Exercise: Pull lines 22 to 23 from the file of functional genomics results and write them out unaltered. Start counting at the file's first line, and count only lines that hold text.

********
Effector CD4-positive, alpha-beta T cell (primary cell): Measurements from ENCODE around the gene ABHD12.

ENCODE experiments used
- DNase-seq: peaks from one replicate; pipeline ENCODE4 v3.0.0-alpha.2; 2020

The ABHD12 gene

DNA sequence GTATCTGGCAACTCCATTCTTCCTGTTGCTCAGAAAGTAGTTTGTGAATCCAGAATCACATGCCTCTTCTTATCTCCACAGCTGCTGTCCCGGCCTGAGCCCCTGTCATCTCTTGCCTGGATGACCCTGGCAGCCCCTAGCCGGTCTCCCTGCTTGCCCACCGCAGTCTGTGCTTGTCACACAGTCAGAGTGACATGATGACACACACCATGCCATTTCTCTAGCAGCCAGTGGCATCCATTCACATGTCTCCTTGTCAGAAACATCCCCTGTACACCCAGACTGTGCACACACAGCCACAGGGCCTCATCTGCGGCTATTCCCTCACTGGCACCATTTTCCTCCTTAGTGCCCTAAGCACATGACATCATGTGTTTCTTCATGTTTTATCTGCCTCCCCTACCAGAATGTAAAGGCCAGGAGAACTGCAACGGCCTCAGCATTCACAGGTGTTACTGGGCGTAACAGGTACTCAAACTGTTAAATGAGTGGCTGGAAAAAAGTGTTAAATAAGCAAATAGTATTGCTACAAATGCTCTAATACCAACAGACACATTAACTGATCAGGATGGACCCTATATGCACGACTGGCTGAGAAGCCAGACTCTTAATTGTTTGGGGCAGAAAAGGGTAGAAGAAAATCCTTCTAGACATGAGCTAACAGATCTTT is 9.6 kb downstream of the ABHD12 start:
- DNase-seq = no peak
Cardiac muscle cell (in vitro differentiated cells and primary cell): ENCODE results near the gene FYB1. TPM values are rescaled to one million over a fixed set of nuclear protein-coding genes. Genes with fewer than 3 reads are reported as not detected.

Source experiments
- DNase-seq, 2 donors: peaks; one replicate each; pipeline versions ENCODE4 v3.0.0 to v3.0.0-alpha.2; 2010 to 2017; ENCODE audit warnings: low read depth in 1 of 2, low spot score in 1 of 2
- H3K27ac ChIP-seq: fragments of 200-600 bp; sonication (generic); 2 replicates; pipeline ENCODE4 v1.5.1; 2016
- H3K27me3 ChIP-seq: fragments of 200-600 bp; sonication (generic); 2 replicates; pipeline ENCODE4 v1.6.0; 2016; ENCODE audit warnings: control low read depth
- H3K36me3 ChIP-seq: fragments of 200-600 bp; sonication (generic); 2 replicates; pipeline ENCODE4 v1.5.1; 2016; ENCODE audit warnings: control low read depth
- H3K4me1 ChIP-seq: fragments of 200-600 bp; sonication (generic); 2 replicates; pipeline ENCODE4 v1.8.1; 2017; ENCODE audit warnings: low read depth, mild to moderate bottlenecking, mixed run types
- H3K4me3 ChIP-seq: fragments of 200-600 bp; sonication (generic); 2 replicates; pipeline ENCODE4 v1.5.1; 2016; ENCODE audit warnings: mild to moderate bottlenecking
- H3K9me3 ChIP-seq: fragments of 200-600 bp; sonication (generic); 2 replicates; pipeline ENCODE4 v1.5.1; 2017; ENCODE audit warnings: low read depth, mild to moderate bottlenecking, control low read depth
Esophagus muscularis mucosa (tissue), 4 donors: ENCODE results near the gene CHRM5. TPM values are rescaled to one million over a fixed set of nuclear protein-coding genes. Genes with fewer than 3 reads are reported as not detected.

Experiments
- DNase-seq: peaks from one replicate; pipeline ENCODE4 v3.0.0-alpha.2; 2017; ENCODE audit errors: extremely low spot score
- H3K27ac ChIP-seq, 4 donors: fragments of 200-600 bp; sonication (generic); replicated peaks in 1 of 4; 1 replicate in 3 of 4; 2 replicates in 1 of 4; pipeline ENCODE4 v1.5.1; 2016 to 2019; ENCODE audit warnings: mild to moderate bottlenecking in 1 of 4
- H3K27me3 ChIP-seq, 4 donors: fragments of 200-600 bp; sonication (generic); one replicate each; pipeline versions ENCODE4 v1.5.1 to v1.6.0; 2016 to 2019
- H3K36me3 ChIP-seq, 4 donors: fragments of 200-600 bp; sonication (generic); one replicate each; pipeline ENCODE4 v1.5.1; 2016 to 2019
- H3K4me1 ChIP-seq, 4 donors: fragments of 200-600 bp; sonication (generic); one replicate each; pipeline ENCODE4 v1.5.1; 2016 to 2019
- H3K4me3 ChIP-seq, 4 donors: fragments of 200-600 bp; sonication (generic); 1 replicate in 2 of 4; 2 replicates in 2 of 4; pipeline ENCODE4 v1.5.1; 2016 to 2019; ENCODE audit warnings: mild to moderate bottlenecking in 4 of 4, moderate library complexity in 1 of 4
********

- H3K4me1 ChIP-seq, 4 donors: fragments of 200-600 bp; sonication (generic); one replicate each; pipeline ENCODE4 v1.5.1; 2016 to 2019
- H3K4me3 ChIP-seq, 4 donors: fragments of 200-600 bp; sonication (generic); 1 replicate in 2 of 4; 2 replicates in 2 of 4; pipeline ENCODE4 v1.5.1; 2016 to 2019; ENCODE audit warnings: mild to moderate bottlenecking in 4 of 4, moderate library complexity in 1 of 4